>Matapam, that's what I've found. Just when you think you are going to have time to write, something comes along to get in the way.Washing … Must I?Shopping … You mean you want to eat?Work … Well, how important can that be, really?
>Amanda, I do run away to my ROR group.But that isn't for writing. It is for the critiquing once the book is written.I have a friend who goes and sits in a coffee shop to write because that way she has coffee on tap and no one can find her. (She turns off her mobile phone).I have another friend who accepts 'Writers in Residence' at libraries and writers centres, because it gets her out of the house and into an official office. She still has to do things for the libraries and centres like run workshops, but the rest of the time she is a 'writer'.
>I feel your pain. I only have one kid, but things are just starting to open up for me in the time department. She just graduated, and has now has a job that doesn't require me! Whoop! When she taught twirling (last five years), it was my second job. I dealt with the parents, was safety supervisor for the two fire baton teams that she coached, and did the admin on her two weekly baton twirling classes. Not to mention the shows and various other obligations that came along. I am so thrilled to announce that I have now regained about 15-20 hours weekly that are truly mine!Having so much time suddenly available is an adjustment. I want to use it well. Writing will definitely take up a large portion of it. Family stuff comes in second. Then housekeeping. Notice how housekeeping is always bottom of the list no matter the list?The questions I have are: Do I start the outline on a book? Yes, I've decided. Do I continue writing short stories for submission? Yes, I've decided. Do I spend more time getting know fellow writers so that I can truly learn from them? Yes, I've decided. But what to do first?Linda
>As I read my comments above, I feel the need to clarify. Family stuff is only second because that is additional time to put to family. It already gets the priority share.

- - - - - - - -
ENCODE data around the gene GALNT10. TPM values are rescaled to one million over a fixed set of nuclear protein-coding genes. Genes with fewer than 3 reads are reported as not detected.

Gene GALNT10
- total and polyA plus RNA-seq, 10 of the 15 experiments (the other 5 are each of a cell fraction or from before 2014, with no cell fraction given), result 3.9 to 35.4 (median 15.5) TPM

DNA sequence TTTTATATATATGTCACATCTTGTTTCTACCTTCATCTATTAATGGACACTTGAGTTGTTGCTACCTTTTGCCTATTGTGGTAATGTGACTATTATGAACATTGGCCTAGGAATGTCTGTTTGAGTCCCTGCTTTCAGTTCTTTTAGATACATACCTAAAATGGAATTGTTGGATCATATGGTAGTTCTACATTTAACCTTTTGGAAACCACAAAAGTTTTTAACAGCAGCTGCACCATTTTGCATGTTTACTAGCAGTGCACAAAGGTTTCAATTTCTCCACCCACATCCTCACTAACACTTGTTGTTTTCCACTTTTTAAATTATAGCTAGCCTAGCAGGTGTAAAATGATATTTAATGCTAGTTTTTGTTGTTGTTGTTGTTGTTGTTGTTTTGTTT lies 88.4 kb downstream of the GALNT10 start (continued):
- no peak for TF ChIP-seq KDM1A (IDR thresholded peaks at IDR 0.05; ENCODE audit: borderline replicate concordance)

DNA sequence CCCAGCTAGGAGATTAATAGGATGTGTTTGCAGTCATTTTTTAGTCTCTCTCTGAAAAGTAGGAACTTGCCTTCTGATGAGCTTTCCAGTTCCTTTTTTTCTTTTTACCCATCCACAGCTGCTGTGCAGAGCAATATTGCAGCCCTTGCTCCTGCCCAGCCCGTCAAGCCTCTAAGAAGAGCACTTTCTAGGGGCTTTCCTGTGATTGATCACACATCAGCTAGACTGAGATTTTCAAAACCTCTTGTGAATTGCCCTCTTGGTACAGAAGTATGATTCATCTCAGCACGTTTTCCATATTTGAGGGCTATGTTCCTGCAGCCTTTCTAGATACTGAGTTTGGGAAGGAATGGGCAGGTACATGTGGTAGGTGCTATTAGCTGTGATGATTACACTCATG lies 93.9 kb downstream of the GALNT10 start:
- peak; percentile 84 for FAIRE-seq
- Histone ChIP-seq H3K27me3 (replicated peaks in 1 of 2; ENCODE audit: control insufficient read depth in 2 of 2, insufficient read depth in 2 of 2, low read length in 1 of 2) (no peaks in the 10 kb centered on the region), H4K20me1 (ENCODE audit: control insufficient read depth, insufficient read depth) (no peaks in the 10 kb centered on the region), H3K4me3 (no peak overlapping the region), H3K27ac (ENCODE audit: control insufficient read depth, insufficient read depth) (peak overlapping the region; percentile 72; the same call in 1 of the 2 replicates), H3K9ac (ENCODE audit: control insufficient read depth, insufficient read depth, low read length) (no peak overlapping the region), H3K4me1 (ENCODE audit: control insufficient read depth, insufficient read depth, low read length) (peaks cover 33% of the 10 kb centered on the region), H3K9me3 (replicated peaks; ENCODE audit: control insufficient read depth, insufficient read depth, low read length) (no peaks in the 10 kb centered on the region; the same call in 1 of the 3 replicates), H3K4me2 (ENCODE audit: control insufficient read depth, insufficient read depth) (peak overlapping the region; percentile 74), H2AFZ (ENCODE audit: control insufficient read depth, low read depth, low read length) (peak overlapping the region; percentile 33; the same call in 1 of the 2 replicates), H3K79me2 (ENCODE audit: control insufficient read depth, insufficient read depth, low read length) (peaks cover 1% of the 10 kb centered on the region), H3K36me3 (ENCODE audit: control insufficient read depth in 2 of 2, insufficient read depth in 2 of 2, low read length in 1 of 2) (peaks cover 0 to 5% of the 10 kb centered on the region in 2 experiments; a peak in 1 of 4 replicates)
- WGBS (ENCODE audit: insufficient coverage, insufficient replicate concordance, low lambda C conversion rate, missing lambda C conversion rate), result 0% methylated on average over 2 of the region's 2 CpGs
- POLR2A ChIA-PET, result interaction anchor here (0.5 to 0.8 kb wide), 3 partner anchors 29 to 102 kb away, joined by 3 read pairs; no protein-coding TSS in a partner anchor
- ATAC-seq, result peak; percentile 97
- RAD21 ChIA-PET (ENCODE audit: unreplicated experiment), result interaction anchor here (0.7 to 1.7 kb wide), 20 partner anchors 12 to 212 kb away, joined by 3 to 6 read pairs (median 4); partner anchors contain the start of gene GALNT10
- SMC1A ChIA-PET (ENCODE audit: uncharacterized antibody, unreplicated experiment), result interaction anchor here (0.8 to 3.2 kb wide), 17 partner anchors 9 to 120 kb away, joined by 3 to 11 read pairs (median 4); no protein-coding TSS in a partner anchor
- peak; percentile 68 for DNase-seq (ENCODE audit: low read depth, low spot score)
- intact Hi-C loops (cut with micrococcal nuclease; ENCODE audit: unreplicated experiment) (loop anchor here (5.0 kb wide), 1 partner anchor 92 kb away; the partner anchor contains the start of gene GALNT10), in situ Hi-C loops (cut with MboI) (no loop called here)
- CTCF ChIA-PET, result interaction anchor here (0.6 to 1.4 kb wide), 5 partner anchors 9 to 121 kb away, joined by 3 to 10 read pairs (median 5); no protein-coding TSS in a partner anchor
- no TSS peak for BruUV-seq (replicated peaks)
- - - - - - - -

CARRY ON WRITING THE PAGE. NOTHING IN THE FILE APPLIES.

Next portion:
>Linda what a wonderful position to find yourself in.And weren't those kids lucky to have your daughter as coach and you as her PA!
>Linda, I know what you mean about family.I have a list of things I must do.Family tops it, then comes writing.But house cleaning is last. My Grandmother would be horrified. She used to starch her pillow cases and sheets in the days when washing meant boiling the copy and stirring it with a wooden stick.Boy, am I glad those days are over!
>I think probably every writer who every lived wants to run away somewhere! I know I would love to leave at least one of the two jobs I have. If only the world would cooperate. Sometimes I think I must have done something bad in a past life, its like torture.
>My kids are teenagers now and I'm finding it harder than it ever was to have any sort of set routine. It's not all their fault, but it contributes. It's a whole lot of driving them about and quite a bit not having my own routine to substitute for the one they almost used to have.
>Chris, I guess you could say we are well rounded people since we have such full lives.And to be honest, it's better for us as writers to have contact with people.
>Synova,When you have kids you keep thinking, things will ease up. But they don't, they just change and the pressure keeps up.I get my own back. My kids never know when they will appear in one of my books!
>I've often thought that a B&B style place in a nice quiet rural area (but with wireless Internet for research purposes) for writers would be popular. Cottages set up so that they feel isolated, big library in the main house, lots of gazebos and covered porches where you can go outside and park the laptop to write in pleasant surroundings.Maybe I'll crack that lottery one day.
>And here is the bad news. It never gets better (even when the kids are out of home) The amount of stuff expands to fill the time…
>Kate, a writing friend of mine moved to a small town in the south island of New Zealand and set this up.She's been there 6 months.
>Dave, don't say that. Wahhhhh